Yu XH, Cahoon RE, Horn PJ, et al. Identification of bottlenecks in the accumulation of cyclic fatty acids in camelina seed oil. Plant Biotechnol J. 2018;16(4):926-938.
Yu, X. H., Cahoon, R. E., Horn, P. J., Shi, H., Prakash, R. R., Cai, Y., Hearney, M., Chapman, K. D., Cahoon, E. B., Schwender, J., & Shanklin, J. (2018). Identification of bottlenecks in the accumulation of cyclic fatty acids in camelina seed oil. Plant Biotechnology Journal, 16(4), 926-938. https://doi.org/10.1111/pbi.12839
Yu XH, et al. Identification of Bottlenecks in the Accumulation of Cyclic Fatty Acids in Camelina Seed Oil. Plant Biotechnol J. 2018;16(4):926-938. PubMed PMID: 28929610.
* Article titles in AMA citation format should be in sentence-case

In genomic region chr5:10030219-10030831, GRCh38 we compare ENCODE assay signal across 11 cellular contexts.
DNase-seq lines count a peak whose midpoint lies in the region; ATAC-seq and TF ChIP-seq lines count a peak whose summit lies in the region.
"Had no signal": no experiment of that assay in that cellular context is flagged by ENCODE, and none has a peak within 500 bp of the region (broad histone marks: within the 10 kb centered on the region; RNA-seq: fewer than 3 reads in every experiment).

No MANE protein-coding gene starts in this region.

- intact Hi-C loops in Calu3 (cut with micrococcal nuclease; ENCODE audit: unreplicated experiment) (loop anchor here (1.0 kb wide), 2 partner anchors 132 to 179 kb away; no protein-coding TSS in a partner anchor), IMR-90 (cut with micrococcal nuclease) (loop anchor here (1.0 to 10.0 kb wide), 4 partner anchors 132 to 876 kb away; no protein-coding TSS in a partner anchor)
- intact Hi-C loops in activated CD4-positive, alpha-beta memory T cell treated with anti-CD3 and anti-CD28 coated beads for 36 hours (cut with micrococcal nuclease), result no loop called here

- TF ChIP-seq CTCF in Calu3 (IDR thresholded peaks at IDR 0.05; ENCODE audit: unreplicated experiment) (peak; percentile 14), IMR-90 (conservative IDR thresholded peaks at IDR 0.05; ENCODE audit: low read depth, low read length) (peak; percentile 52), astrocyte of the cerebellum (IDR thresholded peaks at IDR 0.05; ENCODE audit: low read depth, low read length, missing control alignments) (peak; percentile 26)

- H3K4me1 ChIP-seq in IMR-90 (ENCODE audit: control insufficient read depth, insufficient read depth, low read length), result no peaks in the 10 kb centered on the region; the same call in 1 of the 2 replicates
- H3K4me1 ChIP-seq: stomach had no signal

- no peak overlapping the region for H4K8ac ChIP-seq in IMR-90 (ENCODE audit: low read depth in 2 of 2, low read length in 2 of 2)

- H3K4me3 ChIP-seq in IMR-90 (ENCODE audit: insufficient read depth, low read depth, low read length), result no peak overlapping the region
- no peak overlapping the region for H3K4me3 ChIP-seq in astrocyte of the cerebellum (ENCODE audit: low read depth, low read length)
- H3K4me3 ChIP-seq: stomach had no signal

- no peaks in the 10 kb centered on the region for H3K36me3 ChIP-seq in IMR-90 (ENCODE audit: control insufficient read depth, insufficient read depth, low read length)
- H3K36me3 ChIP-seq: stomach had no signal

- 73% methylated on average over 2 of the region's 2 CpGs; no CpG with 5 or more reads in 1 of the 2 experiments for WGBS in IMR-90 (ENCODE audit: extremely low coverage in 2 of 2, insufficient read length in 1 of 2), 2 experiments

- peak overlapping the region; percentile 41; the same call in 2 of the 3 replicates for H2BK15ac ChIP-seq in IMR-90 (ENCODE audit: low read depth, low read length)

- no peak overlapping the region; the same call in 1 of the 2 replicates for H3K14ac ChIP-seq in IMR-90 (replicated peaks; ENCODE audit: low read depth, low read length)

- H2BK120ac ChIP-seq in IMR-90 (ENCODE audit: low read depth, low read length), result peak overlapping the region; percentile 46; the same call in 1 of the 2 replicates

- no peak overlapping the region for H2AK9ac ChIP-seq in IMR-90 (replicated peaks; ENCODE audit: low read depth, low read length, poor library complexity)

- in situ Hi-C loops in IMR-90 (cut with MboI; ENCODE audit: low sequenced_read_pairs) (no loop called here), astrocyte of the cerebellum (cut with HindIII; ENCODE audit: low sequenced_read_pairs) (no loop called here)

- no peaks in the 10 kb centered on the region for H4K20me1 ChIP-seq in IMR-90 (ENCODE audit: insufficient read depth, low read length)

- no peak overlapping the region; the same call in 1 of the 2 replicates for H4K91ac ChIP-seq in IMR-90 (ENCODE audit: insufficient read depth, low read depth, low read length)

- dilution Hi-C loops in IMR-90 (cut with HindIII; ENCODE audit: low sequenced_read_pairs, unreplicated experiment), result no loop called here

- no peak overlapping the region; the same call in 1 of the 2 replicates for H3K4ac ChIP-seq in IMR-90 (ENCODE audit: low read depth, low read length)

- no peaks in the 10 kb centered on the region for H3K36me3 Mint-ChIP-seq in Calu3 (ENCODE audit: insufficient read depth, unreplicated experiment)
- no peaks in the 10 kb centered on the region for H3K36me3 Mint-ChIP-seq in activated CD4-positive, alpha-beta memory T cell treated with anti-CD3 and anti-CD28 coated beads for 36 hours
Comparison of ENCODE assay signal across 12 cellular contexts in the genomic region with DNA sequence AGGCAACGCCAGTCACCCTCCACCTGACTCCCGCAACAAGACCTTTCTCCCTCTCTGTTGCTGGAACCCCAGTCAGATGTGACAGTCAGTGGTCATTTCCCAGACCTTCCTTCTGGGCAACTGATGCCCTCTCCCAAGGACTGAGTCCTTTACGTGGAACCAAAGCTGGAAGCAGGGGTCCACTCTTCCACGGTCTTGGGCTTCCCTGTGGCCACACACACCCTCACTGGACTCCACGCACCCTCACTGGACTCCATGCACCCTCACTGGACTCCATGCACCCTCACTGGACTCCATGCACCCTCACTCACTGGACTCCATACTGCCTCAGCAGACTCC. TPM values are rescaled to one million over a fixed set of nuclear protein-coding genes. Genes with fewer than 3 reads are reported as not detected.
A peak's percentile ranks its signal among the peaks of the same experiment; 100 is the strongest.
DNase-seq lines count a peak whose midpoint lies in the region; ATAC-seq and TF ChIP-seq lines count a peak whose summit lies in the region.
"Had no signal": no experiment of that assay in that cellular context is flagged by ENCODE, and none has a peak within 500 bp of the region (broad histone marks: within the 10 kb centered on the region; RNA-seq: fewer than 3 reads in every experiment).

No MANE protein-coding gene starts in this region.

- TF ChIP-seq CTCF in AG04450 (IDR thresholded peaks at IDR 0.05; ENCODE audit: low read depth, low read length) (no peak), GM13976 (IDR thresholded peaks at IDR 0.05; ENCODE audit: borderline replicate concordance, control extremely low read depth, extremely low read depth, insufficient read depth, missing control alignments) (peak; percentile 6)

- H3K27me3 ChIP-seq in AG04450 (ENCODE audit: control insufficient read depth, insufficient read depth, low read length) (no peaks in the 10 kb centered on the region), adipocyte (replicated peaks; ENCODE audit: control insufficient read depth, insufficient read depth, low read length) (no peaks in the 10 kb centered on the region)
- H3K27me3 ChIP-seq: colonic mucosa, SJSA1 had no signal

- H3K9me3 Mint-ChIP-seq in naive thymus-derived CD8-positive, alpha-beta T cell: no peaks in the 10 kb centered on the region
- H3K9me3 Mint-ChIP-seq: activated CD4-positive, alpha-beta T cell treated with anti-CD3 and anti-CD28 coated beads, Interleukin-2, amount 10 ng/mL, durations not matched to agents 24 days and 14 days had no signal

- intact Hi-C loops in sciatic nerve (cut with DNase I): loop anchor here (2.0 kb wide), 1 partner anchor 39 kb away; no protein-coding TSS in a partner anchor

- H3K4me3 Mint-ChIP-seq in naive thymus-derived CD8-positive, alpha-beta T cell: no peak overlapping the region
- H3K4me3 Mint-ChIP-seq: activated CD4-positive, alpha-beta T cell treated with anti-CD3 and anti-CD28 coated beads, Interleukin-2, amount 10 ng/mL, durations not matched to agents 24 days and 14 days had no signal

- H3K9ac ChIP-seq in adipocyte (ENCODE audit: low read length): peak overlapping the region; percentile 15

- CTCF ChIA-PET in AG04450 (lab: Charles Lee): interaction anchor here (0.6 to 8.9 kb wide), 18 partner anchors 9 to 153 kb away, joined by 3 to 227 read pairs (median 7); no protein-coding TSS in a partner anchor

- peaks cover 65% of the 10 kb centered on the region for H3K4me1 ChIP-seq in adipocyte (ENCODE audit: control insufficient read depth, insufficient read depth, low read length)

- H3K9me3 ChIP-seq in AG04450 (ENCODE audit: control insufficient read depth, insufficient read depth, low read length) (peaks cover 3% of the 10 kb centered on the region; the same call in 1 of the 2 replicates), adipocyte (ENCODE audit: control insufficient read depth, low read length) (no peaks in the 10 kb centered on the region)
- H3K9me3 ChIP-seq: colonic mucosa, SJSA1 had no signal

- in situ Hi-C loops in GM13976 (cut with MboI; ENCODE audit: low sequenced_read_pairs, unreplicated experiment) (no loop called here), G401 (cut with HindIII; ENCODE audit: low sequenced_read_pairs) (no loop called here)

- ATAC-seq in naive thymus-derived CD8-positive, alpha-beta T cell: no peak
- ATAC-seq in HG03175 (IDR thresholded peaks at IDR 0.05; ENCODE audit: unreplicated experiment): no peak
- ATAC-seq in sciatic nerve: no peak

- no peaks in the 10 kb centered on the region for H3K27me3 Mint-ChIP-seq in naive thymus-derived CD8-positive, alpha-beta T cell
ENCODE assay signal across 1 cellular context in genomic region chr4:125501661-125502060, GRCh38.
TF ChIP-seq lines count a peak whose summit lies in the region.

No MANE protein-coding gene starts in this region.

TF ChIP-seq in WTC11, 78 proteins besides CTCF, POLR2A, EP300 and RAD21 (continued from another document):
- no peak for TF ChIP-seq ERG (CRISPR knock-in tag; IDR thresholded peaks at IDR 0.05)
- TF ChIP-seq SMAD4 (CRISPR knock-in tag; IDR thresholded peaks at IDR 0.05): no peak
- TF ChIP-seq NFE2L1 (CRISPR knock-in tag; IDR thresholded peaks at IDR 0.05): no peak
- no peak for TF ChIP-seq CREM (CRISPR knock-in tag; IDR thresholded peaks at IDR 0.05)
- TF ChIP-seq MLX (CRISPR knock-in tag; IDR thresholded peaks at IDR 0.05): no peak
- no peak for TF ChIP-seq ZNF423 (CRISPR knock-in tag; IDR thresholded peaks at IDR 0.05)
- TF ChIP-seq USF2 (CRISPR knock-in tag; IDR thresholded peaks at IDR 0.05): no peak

TY - JOUR T1 - Identification of bottlenecks in the accumulation of cyclic fatty acids in camelina seed oil. AU - Yu,Xiao-Hong, AU - Cahoon,Rebecca E, AU - Horn,Patrick J, AU - Shi,Hai, AU - Prakash,Richa R, AU - Cai,Yuanheng, AU - Hearney,Maegan, AU - Chapman,Kent D, AU - Cahoon,Edgar B, AU - Schwender,Jorg, AU - Shanklin,John, Y1 - 2018/01/18/ PY - 2017/07/10/received PY - 2017/09/01/revised PY - 2017/09/14/accepted PY - 2017/9/21/pubmed PY - 2018/12/29/medline PY - 2017/9/21/entrez KW - Camelina sativa KW - cyclopropane fatty acid KW - lipid metabolism KW - lipid synthesis KW - triacylglycerol KW - unusual fatty acid SP - 926 EP - 938 JF - Plant biotechnology journal JO - Plant Biotechnol J VL - 16 IS - 4 N2 - Modified fatty acids (mFA) have diverse uses; for example, cyclopropane fatty acids (CPA) are feedstocks for producing coatings, lubricants, plastics and cosmetics. The expression of mFA-producing enzymes in crop and model plants generally results in lower levels of mFA accumulation than in their natural-occurring source plants. Thus, to further our understanding of metabolic bottlenecks that limit mFA accumulation, we generated transgenic Camelina sativa lines co-expressing Escherichia coli cyclopropane synthase (EcCPS) and Sterculia foetida lysophosphatidic acid acyltransferase (SfLPAT). In contrast to transgenic CPA-accumulating Arabidopsis, CPA accumulation in camelina caused only minor changes in seed weight, germination rate, oil accumulation and seedling development. CPA accumulated to much higher levels in membrane than storage lipids, comprising more than 60% of total fatty acid in both phosphatidylcholine (PC) and phosphatidylethanolamine (PE) versus 26% in diacylglycerol (DAG) and 12% in triacylglycerol (TAG) indicating bottlenecks in the transfer of CPA from PC to DAG and from DAG to TAG. Upon co-expression of SfLPAT with EcCPS, di-CPA-PC increased by ~50% relative to lines expressing EcCPS alone with the di-CPA-PC primarily observed in the embryonic axis and mono-CPA-PC primarily in cotyledon tissue. EcCPS-SfLPAT lines revealed a redistribution of CPA from the sn-1 to sn-2 positions within PC and PE that was associated with a doubling of CPA accumulation in both DAG and TAG. The identification of metabolic bottlenecks in acyl transfer between site of synthesis (phospholipids) and deposition in storage oils (TAGs) lays the foundation for the optimizing CPA accumulation through directed engineering of oil synthesis in target crops. SN - 1467-7652 UR - https://www.unboundmedicine.com/medline/citation/28929610/Identification_of_bottlenecks_in_the_accumulation_of_cyclic_fatty_acids_in_camelina_seed_oil_ L2 - https://doi.org/10.1111/pbi.12839 DB - PRIME DP - Unbound Medicine ER -